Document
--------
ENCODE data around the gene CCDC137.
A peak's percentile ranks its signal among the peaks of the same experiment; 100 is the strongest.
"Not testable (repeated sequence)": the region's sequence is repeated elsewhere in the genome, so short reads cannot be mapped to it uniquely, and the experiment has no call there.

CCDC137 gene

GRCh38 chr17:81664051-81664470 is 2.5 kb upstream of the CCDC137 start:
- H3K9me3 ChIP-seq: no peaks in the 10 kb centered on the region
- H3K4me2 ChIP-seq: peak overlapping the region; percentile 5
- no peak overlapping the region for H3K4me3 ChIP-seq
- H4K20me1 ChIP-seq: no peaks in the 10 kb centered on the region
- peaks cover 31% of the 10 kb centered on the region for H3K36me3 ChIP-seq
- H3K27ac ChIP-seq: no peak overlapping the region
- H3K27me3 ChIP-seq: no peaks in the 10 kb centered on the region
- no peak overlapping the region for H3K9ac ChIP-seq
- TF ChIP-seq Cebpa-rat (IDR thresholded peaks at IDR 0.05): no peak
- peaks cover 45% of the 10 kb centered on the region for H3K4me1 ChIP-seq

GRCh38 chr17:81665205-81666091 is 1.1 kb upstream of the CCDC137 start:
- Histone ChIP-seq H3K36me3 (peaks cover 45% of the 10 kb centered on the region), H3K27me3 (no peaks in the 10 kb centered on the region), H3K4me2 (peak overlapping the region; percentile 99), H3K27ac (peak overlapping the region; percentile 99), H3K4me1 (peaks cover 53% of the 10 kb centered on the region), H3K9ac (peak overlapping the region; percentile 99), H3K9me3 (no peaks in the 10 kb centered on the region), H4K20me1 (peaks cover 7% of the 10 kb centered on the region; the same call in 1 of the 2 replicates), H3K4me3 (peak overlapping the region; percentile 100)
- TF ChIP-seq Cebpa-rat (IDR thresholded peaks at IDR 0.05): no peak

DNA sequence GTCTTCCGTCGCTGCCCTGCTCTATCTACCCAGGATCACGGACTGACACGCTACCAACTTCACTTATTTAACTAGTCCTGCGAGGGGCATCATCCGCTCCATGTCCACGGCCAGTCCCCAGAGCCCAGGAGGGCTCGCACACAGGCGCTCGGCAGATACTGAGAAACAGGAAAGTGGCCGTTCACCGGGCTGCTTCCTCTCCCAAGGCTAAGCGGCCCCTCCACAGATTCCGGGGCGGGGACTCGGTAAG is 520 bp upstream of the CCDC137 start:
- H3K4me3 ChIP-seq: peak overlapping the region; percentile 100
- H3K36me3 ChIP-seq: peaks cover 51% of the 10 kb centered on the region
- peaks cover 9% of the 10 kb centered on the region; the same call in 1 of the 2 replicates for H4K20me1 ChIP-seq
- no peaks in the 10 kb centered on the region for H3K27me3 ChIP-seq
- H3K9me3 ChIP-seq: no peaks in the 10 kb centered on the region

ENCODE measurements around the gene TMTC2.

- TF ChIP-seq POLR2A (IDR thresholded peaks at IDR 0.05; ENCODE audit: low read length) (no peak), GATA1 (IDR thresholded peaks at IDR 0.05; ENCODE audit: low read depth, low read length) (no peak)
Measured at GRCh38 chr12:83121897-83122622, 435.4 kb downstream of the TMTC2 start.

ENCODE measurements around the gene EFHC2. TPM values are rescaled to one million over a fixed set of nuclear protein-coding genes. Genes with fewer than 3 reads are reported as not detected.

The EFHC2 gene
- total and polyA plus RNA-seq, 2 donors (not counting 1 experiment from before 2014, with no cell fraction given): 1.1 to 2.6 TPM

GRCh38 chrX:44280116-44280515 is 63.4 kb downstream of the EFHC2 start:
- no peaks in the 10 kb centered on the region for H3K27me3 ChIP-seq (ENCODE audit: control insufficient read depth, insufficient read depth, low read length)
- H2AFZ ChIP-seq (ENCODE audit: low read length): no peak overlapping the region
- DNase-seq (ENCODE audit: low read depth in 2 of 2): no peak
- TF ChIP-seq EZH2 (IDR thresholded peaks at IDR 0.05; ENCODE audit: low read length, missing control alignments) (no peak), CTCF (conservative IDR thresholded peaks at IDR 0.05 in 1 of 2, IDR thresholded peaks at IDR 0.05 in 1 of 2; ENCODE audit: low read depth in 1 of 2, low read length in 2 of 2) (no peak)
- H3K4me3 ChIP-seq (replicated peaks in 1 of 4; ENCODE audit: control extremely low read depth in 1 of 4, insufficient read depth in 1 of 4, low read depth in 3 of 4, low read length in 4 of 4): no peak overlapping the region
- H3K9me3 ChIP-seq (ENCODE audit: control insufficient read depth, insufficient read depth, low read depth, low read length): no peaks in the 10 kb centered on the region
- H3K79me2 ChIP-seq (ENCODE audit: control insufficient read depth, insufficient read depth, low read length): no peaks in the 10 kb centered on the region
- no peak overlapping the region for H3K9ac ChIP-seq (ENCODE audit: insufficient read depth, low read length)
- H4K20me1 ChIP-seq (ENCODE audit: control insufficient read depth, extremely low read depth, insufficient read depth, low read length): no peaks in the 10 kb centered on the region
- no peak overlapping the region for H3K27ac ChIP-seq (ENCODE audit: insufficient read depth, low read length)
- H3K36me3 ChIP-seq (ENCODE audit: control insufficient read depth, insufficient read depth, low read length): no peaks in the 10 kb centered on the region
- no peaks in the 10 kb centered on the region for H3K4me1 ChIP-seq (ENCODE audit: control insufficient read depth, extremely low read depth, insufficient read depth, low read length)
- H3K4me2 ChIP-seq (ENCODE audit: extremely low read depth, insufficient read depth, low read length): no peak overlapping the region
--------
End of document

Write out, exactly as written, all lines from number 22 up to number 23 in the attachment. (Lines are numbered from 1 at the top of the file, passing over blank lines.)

- peaks cover 9% of the 10 kb centered on the region; the same call in 1 of the 2 replicates for H4K20me1 ChIP-seq
- no peaks in the 10 kb centered on the region for H3K27me3 ChIP-seq